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RPT-Fitch affirms Woori Bank at 'A'/stable
June 7, 2013 / 6:42 AM / in 4 years

RPT-Fitch affirms Woori Bank at 'A'/stable

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June 7 (Reuters) - (The following statement was released by the rating agency)

Fitch Ratings has affirmed Korea-based Woori Bank’s (Woori) Long-Term Foreign-Currency Issuer Default Ratings (IDR) at ‘A-'.

The Outlook is Stable. Fitch has also affirmed Woori’s Viability Rating (VR) at ‘bbb’. A full rating breakdown is provided below.

KEY RATING DRIVERS AND SENSTIVITIES - IDRs, Support Rating and Support Rating Floor Woori’s IDRs, Support Rating (SR) and Support Rating Floor (SRF) reflect Fitch’s continued belief of an extremely high propensity of the South Korean government (AA-/Stable) to support Woori, if required. This view is based on Woori’s systemic importance as one of the major commercial banks in South Korea and the government’s majority ownership through Korea Deposit Insurance Corporation (KDIC). Being the second-largest bank in Korea, Woori holds 13% and 15% of the banking system’s total assets and deposits respectively.

A substantial reduction of the government’s stake (or an M&A) may trigger a rating review for Woori’s state support-driven ratings. The government has attempted to sell Woori for a decade but has failed to do so.

A change in the ability of the Korean authorities to provide support may result in a change in these ratings. Global regulatory initiatives aimed at reducing implicit government support available to banks may cause downward pressure on the ratings.


Woori’s ‘bbb’ VR reflects its strong local franchise, its adequate capitalisation and margins, and the sound ordinary support/supervision from Korea’s authorities. It also takes into account the bank’s weak risk management practices, which are not fully reflected in its headline loan quality metrics. Another key factor determining Woori’s VR is the bank’s structural weakness in its funding/liquidity profile, particularly in foreign currency.

Woori’s long-term underlying profitability is weakening due to various regulatory-driven costs and continued social and political pressure on the margins and fees of Korean financial institutions. Net interest margin (NIM) has been contracting due to declining interest rates. That said, its regulatory NIM (1.9% in 2012) adjusted for the credit card operation that was spun-off on 1 April 2013 is below than the system average (2.1%).

Its precautionary-and-below loans ratio (PBL; 4.7% at end-Q113) is noticeably weaker than the industry average (about 3.7%). The share of loans that are not backed by either collateral or guarantee (49% at end-2012) was worse than the system average (about 43%).

Woori faces some concentration risk arising from its lending to large corporates, particularly in view of the fact that many large companies have survived the global financial crisis on extensive government support. It loan book carries large exposures to weak property developers, shipbuilders and shipping companies.

Although somewhat volatile, Woori’s loans/customer deposits ratio has improved slightly in 2012 to 122%, compared with 126% at end-2011. Woori’s retail deposits/total deposits has improved to 34% at end-2012 from 31% at end-2008. Like its local peers, Woori depends highly on foreign-currency wholesale funding; however, it has ensured that foreign-currency lending is funded by long-term maturity debts, as per regulatory guidance.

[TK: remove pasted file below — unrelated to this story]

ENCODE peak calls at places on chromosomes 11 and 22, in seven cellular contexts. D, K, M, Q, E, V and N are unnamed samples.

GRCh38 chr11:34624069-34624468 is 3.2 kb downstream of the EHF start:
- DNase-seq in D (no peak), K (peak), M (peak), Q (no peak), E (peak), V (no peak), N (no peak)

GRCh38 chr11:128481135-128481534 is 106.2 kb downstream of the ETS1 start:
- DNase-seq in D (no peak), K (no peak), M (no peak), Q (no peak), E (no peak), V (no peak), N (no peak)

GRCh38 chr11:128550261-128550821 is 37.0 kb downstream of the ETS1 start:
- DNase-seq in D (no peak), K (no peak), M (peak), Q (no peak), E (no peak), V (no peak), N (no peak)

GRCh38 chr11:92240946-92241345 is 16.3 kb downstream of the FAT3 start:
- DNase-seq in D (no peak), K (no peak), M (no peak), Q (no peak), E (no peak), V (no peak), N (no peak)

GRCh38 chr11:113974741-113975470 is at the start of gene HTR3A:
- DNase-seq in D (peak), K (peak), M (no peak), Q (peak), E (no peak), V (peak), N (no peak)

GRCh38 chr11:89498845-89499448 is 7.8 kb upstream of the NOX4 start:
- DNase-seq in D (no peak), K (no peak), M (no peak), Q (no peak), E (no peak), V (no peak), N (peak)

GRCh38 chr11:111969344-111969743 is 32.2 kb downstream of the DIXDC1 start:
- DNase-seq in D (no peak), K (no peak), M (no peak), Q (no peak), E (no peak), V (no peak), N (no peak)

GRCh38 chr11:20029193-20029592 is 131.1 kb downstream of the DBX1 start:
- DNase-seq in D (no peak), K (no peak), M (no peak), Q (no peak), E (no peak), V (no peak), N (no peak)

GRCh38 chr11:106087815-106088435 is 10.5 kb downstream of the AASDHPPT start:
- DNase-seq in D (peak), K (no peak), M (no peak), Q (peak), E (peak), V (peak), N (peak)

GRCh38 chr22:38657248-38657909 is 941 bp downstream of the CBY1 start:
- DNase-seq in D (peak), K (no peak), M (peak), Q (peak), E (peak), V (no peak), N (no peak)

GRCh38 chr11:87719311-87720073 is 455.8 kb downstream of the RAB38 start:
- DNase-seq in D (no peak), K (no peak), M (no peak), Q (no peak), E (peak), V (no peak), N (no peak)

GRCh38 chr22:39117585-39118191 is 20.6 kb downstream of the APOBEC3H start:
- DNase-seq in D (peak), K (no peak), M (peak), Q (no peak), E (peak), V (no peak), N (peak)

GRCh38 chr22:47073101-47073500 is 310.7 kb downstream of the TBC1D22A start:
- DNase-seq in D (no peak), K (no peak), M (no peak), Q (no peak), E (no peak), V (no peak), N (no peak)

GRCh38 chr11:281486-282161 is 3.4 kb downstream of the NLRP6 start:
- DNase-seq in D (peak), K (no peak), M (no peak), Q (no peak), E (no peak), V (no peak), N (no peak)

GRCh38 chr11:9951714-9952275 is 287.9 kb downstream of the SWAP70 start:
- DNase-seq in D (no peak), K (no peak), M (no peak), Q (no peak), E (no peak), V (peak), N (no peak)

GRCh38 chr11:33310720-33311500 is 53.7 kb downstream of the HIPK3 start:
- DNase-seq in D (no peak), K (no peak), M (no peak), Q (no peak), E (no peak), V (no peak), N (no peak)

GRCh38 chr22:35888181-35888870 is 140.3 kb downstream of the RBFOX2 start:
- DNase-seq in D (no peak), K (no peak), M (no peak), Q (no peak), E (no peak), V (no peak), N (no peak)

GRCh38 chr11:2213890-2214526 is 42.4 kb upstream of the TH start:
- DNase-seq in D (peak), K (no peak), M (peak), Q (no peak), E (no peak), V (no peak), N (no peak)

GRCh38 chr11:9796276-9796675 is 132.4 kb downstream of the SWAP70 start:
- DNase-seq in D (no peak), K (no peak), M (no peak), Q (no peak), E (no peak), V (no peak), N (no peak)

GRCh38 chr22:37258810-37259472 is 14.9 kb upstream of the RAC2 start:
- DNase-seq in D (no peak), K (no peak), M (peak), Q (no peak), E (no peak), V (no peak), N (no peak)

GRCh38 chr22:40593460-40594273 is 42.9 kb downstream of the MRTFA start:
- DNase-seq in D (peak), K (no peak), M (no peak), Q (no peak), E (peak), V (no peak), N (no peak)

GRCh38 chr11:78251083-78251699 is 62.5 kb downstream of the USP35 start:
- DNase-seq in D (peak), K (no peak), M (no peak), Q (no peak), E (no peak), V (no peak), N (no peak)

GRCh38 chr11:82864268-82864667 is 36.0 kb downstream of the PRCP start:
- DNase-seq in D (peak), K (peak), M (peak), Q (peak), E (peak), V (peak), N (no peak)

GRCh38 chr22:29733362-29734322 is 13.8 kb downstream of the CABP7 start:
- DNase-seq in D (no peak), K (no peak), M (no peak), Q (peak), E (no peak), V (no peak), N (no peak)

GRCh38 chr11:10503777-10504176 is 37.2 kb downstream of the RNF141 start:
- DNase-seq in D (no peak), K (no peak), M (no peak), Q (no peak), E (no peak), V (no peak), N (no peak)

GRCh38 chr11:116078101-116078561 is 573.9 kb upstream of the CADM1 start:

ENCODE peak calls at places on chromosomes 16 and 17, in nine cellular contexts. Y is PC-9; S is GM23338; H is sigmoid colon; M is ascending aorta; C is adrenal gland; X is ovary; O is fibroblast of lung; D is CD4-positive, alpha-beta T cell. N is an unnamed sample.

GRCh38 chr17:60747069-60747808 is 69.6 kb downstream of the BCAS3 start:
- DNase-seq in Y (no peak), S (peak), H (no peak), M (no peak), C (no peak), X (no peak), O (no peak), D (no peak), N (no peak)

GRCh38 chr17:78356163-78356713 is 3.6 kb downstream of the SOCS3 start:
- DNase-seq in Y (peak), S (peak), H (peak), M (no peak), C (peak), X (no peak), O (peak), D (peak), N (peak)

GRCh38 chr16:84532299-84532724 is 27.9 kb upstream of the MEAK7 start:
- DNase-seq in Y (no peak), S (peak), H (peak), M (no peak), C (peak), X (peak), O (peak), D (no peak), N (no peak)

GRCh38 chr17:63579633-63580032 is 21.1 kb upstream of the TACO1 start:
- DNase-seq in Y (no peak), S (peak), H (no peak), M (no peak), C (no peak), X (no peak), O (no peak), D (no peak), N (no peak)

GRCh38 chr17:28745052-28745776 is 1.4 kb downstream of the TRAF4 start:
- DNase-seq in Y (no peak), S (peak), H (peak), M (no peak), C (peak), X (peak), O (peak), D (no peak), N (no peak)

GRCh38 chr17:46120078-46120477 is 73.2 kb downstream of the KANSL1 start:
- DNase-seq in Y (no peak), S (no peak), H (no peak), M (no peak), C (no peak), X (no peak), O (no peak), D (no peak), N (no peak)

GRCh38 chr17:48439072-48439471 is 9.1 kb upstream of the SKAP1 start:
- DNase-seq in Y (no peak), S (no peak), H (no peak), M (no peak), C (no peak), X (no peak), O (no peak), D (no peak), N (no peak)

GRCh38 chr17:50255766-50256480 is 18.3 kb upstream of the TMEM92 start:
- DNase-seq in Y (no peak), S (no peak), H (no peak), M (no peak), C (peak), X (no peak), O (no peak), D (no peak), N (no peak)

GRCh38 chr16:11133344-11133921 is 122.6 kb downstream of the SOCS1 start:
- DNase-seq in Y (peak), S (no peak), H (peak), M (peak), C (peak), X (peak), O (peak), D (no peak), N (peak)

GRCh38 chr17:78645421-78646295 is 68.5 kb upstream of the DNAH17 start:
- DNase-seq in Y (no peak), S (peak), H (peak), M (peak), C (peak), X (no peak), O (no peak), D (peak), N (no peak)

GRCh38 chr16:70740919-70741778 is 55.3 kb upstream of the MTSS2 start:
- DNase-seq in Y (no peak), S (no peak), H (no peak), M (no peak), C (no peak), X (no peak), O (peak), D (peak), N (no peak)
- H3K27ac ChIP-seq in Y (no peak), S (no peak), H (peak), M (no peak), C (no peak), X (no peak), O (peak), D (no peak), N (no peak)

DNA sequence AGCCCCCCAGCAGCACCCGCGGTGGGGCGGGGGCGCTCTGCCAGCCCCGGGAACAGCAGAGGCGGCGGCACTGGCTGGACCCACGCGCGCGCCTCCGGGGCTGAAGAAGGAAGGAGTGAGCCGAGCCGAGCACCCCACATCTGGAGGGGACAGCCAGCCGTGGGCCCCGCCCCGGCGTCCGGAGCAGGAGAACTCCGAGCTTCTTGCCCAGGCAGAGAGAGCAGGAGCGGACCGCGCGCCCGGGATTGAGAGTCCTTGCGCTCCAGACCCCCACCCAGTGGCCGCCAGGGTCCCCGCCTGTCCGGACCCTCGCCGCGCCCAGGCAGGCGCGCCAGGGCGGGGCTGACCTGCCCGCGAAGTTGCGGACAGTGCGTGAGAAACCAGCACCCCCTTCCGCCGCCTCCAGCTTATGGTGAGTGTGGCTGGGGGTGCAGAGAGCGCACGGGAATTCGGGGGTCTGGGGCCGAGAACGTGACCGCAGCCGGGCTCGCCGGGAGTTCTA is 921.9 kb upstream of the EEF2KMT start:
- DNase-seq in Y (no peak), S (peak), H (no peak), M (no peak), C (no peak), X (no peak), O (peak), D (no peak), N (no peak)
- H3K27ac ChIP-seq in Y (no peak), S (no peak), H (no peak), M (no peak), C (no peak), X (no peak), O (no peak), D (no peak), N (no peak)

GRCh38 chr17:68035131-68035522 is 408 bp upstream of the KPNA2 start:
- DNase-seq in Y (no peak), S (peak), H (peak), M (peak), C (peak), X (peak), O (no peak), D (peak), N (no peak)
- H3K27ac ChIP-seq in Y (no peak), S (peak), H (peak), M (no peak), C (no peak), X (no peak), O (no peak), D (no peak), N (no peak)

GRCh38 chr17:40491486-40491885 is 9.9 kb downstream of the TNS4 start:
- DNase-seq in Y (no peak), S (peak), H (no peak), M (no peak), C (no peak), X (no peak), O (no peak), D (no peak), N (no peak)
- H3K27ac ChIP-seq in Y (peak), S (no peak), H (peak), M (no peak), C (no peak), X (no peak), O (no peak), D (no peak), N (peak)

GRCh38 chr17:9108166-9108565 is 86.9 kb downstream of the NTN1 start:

Woori’s Fitch core capital ratio was further strengthened to 11.4% at end-Q113. Fitch expects Woori to meet the Basel III capital requirements without difficulties when they are implemented in Korea at end-2013. It is highly likely that Woori will be designated a “domestic systemically important bank” (D-SIB) in Korea by the regulator.

A substantial and sustainable improvement in its loan quality and risk management, or foreign currency funding/liquidity profile may offer upside potential for Woori’s VR.

A significant loan quality deterioration causing noticeable erosion in its capitalisation may cause a downgrade of its VR.


The rating of senior unsecured debt is aligned with the bank’s Long-Term IDR. Any change in the IDR will be reflected in the rating of the debt.

KEY RATING DRIVERS AND SENSTIVITIES - Subordinated Debt and Hybrid securities The ‘BBB-’ rating for its legacy lower tier 2 subordinate debt is one notch below Woori’s VR, and reflects below-average loss severity (one notch) and minimal non-performance risk (no notch). The securities have gone-concern loss absorption features and no coupon payment flexibility.

The ‘BB-’ rating for Woori’s hybrid securities is four notches below the bank’s VR, in line with Fitch’s criteria, to reflect their high loss severity (two notches) and non-performance risk (two notches). The legacy hybrid tier 1 capital securities have limited flexibility over coupon payments despite its going-concern loss absorption features.

The subordinate debt and hybrid ratings are likely to move in line with the VR of the bank.


Woori’s ‘AAA(tha)’ senior unsecured issue rating is the highest on Thailand’s National rating scale. The rating is likely to move in line with the bank’s IDR.

Woori’s ratings are as follows.

International ratings:

Long-Term Foreign Currency IDR affirmed at ‘A-'; Stable Outlook

Short-Term Foreign Currency IDR affirmed at ‘F2’

Viability Rating affirmed at ‘bbb’

Support Rating affirmed at ‘1’

Support Rating Floor affirmed at ‘A-’

Senior unsecured debt affirmed at ‘A-’

Subordinate debt affirmed at ‘BBB-’

Hybrid securities affirmed at ‘BB-’

National ratings:

Senior unsecured THB-denominated debt affirmed at ‘AAA(tha)'

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